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FALMOUTH — Frankenstein has become such an indelible figure in the cultural lexicon, it’s hard to believe the tale originated as the result of an informal ghost story contest among author Mary Shelley and her friends.
“Frankenstein or the Modern Prometheus” was published 200 years ago and at 6:30 p.m. on Oct. 30 the Falmouth Memorial Library will hold a special celebration of this seminal work. The event is free and open to the public.
“How can we not celebrate (this) classic work of fiction on its 200th anniversary?” asked Jeannie Madden, the library’s head of community engagement. “‘Frankenstein’ is an important book with a lot of moral issues that are as relevant today as ever.”
As part of its Frankenreads event, the Falmouth library has invited Bowdoin College Associate Professor Ann Kibbie to share her thoughts about the novel, which she views as a re-envisioning of the Book of Genesis in the Bible that deals with both the creation and the fall of man.
Kibbie said she also sees parallels between the moral quandaries faced by the characters in “Frankenstein” and the angst and fears that come with today’s interest in the development of artificial intelligence and the potential to surpass the powers of human creators.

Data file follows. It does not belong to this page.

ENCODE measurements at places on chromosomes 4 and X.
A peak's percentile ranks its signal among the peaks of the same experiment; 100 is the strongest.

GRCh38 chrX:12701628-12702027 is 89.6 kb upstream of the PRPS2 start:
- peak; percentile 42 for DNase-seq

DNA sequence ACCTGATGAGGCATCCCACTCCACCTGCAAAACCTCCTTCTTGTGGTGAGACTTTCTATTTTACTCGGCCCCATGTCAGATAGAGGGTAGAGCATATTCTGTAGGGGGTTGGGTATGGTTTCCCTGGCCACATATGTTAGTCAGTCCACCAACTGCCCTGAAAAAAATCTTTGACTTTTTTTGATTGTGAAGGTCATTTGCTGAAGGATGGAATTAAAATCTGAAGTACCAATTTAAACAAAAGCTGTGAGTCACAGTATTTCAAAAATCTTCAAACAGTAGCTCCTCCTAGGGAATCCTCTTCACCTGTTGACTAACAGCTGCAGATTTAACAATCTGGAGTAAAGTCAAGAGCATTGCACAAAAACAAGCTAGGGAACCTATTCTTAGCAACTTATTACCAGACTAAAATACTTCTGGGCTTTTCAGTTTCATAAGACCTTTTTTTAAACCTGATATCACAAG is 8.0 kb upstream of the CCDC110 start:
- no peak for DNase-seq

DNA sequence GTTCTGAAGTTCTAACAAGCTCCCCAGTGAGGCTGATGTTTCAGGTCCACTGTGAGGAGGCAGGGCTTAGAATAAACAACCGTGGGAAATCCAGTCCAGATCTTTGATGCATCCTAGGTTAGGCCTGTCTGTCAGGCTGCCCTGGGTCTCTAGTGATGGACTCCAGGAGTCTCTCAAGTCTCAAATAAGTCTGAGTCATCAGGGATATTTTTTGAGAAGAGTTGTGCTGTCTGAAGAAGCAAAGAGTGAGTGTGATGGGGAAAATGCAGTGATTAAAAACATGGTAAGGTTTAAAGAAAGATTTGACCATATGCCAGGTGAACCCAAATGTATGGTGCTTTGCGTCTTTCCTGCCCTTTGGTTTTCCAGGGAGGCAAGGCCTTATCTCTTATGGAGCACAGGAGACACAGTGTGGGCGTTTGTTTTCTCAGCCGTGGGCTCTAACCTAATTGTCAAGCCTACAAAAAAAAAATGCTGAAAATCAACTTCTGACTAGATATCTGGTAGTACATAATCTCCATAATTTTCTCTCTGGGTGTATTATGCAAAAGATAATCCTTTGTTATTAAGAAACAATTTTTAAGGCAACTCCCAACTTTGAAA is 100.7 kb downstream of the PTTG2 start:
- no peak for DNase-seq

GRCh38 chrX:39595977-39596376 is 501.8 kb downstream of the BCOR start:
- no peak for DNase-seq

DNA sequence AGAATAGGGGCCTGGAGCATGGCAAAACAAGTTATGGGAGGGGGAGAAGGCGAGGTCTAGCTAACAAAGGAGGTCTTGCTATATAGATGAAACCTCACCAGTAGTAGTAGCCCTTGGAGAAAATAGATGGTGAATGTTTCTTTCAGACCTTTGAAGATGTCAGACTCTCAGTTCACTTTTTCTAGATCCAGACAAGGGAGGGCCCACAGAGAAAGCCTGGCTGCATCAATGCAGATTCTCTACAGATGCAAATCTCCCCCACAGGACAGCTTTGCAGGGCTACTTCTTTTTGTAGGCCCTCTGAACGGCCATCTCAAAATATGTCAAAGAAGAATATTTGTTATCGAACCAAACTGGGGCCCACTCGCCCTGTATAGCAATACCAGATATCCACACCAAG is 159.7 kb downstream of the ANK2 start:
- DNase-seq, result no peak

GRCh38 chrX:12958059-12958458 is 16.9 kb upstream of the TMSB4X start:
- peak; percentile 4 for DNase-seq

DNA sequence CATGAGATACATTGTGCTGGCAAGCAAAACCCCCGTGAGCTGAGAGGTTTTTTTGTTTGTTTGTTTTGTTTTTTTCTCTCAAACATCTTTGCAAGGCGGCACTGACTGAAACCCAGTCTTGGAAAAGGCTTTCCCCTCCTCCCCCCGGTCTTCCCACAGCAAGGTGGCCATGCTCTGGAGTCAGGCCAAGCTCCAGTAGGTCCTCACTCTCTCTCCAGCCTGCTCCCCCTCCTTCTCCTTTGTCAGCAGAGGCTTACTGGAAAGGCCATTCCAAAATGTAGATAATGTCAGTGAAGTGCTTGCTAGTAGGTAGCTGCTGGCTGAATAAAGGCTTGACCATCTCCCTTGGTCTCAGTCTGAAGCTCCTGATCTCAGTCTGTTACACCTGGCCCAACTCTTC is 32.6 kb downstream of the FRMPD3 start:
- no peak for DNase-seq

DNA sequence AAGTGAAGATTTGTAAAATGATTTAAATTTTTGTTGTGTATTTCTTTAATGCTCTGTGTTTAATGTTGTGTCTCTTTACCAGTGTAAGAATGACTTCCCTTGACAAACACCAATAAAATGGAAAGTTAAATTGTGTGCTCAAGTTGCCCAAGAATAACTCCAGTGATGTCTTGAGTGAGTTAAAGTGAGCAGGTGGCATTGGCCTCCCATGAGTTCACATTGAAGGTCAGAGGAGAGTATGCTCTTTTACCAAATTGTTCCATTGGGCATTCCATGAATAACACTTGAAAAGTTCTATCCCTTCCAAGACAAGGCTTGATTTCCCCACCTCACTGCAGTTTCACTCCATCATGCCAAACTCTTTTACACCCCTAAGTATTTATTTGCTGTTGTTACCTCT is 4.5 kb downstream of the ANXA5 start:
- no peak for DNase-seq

Celebrated editor Leslie S. Klinger, considered to be one of the world’s foremost authorities on Frankenstein and the history of horror fiction, said the initial response to the novel in 1818 ranged from questions about why it was ever written to lavish praise from renowned novelist Sir Walter Scott.
In fact, Scott called the book, an “extraordinary tale, … which excites new reflections and untried sources of emotion.”
“Mary Shelley created an enduring, and seemingly infinitely flexible myth for the modern world,” Kibbie said this week. “Victor Frankenstein’s scientific ambitions enable him to create a new form of life, but his creation becomes a destructive force.”
In her talk next week, Kibbie said, “I plan to touch on a number of things, including Mary Shelley’s own background. I hope that people will have the chance to explore some of the major themes of the book, and will enjoy the chance to share their insights and responses with each other.”
Kibbie believes the novel is such a significant text that she often includes it in her curriculum. “I include this novel in my course for its remarkable endurance and for its influence on other writers,” Kibbie said.
Madden hopes the event “will inspire many conversations” among attendees and that they take away “an understanding of the book’s importance and implications.”
Author Mary Shelley was only 19 years old when she first conceived her enduring tale of Frankenstein. The novel is 200 years old this year.